I’m not quite sure why The Young Knives played the Night & Day last Thursday in what seems like a step backwards after selling out the Academy 3 last October and being booked to play the Academy 2 next month. I’m not complaining though; this could be our last chance to catch the band in such a small venue for some years.
Opening was Peg Simone, who I’d never heard before and who impressed JustHipper much more than she impressed me, probably due to a lack of pretense and kookiness. She played solo, with a guitar that dwarfed her tiny frame, and her strident bluesy rock was initially intriguing but soon began to grate. PJ Harvey does this sort of thing in her sleep and Simone’s vocals and guitar skills seem merely average in comparison.
We saw The Answering Machine a couple of times last year and not much seems to have changed since then; they still sound like a twee version of The Strokes with lyrics by David Gedge; they still have that innocent charm about them, aided by lead singer Martin’s constantly good-humoured self-analysis, picking apart his own between-song banter, at one point giving out the band’s MySpace address, thumbs raised, and immediately realising that he looks like a complete twat. With equipment failing around them he apologised profusely for the on-stage shambles, though it wasn’t their fault and, if anything, they seemed slightly less shambolic than they were last year. They’re still great, however. All the familiar songs were there; “Oh Christina”, “Anthony” and “Oklahoma” got things underway but it was “Your Home Address” that was the real winner. They played a new song at the end and, though it was up to par with the rest of their material, it was disappointing that it followed their own formula so closely.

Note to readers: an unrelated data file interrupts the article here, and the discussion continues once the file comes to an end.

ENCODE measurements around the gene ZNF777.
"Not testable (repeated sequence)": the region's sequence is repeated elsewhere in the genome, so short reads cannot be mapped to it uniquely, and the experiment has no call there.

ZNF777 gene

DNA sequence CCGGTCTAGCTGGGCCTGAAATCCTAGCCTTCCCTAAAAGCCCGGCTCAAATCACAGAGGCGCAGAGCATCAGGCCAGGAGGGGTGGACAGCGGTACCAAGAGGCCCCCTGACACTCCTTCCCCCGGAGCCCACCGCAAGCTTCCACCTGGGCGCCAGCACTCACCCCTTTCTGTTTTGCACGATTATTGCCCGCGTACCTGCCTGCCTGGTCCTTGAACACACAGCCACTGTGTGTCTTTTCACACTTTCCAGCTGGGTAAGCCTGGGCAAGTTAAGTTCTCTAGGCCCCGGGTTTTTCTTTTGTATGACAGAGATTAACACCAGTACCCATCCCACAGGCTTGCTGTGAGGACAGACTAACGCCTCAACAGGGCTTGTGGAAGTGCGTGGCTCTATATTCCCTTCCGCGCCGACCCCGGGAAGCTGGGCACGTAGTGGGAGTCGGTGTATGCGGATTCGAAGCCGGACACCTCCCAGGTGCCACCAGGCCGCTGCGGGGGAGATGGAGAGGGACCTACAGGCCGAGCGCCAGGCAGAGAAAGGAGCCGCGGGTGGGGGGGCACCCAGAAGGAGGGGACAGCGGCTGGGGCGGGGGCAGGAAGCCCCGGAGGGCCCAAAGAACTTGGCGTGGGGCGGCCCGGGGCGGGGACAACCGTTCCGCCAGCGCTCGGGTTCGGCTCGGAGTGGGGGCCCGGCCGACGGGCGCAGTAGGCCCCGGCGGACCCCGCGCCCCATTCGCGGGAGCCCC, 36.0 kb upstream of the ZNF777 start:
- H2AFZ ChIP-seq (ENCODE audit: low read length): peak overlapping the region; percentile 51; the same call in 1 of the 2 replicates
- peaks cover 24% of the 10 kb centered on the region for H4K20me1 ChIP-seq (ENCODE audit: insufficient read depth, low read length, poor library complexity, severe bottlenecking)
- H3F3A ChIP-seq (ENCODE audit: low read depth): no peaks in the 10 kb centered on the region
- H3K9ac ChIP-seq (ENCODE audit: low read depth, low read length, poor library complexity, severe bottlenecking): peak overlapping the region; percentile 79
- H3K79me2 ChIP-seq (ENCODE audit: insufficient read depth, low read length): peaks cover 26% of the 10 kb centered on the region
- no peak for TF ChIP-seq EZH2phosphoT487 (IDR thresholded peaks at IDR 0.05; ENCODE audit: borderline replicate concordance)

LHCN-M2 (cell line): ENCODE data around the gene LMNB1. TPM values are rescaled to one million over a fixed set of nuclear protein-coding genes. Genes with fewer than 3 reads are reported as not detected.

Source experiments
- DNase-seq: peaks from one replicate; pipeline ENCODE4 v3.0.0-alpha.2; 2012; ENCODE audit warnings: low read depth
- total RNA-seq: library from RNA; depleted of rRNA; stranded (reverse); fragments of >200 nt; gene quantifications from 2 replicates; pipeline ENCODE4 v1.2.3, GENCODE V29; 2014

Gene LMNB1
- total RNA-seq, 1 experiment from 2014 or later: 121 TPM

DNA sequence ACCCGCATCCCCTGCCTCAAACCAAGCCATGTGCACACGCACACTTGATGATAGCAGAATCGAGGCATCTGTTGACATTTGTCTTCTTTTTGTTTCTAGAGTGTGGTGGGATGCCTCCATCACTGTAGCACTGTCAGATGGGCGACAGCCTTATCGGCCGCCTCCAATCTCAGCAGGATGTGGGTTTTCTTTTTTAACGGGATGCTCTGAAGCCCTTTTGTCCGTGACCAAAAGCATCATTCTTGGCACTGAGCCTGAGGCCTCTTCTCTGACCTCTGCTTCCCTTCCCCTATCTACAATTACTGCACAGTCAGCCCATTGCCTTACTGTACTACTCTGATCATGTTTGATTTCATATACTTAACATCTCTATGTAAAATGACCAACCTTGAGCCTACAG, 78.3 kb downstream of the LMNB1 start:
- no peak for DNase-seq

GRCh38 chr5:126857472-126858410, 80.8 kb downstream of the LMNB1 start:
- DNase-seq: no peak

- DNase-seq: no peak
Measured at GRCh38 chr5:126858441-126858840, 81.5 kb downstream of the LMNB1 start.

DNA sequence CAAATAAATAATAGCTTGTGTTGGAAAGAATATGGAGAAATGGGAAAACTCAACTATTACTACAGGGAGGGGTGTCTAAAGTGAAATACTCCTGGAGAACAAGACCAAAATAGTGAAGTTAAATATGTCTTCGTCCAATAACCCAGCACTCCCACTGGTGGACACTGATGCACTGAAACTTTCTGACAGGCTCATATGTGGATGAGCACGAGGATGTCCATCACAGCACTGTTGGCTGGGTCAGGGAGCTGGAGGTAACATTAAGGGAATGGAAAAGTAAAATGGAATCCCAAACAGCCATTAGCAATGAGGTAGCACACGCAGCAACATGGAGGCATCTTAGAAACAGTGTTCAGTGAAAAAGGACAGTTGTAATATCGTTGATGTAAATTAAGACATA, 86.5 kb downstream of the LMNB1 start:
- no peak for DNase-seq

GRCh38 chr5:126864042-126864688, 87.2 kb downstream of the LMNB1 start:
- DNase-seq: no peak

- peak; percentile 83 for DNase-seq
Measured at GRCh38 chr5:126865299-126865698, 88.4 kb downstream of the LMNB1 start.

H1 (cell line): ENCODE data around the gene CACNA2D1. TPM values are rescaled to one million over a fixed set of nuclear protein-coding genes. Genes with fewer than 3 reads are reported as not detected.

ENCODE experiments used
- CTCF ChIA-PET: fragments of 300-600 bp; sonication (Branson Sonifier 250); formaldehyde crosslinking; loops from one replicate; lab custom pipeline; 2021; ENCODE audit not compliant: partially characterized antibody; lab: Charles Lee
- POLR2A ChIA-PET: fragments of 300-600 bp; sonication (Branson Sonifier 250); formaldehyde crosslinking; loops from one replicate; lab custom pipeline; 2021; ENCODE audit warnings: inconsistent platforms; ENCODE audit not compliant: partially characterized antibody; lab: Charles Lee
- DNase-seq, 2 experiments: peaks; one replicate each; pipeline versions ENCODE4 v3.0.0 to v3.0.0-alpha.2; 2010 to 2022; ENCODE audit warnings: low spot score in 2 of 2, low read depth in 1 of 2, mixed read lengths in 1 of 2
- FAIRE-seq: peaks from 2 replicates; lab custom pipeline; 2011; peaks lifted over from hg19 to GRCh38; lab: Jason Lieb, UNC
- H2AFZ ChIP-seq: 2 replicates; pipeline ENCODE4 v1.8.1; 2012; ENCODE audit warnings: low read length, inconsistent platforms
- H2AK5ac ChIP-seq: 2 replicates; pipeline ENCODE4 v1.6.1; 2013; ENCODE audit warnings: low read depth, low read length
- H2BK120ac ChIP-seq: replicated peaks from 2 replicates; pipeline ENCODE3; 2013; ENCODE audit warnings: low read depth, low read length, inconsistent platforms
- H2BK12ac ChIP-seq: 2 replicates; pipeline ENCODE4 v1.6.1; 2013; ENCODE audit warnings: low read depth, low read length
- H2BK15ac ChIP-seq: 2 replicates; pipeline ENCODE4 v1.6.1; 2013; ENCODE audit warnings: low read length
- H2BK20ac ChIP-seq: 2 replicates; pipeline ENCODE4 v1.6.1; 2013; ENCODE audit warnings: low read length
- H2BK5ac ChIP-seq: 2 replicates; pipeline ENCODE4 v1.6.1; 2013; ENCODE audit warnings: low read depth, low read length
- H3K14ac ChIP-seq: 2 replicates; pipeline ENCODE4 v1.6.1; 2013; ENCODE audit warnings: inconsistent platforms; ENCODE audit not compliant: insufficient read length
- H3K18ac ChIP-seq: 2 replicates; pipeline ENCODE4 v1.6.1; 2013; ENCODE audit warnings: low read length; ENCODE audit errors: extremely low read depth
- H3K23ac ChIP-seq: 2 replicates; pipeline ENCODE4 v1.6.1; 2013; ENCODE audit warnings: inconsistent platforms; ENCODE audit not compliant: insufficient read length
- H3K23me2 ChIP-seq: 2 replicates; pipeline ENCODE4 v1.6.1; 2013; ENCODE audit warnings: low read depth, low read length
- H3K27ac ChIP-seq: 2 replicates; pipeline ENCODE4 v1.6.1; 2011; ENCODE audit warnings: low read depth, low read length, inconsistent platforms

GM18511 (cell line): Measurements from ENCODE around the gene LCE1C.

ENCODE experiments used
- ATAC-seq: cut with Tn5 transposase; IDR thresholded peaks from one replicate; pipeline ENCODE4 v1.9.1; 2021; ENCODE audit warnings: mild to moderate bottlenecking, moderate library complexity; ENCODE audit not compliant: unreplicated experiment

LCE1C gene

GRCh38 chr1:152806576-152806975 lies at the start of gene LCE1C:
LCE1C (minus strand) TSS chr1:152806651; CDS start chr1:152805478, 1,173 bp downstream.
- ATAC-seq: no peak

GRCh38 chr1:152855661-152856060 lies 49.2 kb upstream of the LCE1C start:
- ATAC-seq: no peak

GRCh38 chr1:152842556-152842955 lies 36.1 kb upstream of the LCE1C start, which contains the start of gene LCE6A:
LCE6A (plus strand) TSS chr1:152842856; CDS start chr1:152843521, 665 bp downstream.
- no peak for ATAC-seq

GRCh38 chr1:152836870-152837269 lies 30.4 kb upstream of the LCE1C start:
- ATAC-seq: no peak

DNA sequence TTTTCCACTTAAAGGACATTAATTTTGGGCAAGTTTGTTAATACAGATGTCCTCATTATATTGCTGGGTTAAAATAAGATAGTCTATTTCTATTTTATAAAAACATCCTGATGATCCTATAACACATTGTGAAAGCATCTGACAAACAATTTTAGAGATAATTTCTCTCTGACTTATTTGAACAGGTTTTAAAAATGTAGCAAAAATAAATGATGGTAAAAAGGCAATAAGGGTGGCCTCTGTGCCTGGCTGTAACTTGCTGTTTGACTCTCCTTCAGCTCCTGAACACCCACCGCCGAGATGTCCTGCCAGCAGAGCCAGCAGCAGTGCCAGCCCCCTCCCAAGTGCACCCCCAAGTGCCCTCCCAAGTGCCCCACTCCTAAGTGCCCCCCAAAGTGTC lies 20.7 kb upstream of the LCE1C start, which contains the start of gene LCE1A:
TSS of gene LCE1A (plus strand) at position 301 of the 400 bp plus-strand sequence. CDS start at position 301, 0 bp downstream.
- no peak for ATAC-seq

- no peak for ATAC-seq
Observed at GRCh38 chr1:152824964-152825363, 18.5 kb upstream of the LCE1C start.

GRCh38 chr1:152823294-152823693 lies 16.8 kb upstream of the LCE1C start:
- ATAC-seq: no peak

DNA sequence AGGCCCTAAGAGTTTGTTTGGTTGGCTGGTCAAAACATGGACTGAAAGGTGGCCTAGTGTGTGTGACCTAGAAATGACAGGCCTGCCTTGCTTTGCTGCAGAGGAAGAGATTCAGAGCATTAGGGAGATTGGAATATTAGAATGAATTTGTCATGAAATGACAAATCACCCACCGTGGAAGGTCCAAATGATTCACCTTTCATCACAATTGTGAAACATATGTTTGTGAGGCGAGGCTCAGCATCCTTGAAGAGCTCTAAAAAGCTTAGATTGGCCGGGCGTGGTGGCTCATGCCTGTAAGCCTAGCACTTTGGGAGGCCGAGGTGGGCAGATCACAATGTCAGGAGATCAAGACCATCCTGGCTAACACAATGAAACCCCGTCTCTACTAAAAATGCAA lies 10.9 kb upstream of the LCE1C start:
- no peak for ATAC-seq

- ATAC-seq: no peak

The Young Knives played a blinder, as I knew they would. Kicking off with your two best songs might not be the best of moves for many bands but these guys have got so many other songs snapping at the ankles of “She’s Attracted To” and “Part Timer” that after this momentous opening salvo the pace and the quality never dropped. With drummer Ollie stuck way at the back of the stage the Brothers Dartnell set about their songs with an energy that belied their physique. You could trace the timeline of the gig through the sweat stain on House Of Lords’ shirt as it grew and grew until the final dry patch disappeared and it was just about time to wrap things up. As that stain was growing we got cracking versions of “Weekends And Bleak Days” and “The Decision” while “In The Pink” was sublime with House’s manic delivery of the verse brought down to earth by the sweet harmonious chorus. There was plenty of amusing banter between the two brothers but sadly none of Henry’s incredible breakdancing that we saw when they supported Clor a couple of years ago at the Roadhouse. With House’s shirt ready for the wash they closed with “Here Comes The Rumour Mill” and then returned to play a song they claimed to have only just written. It was called, I think, “The Petomane” and though, like The Answering Machine’s newie, it offered no great change of musical direction, it was a corking tune worthy of ending such a cracking gig.
The Answering Machine – Oklahoma
The Young Knives – Here Comes The Rumour Mill
File under Gig Reviews, Reviews, mp3.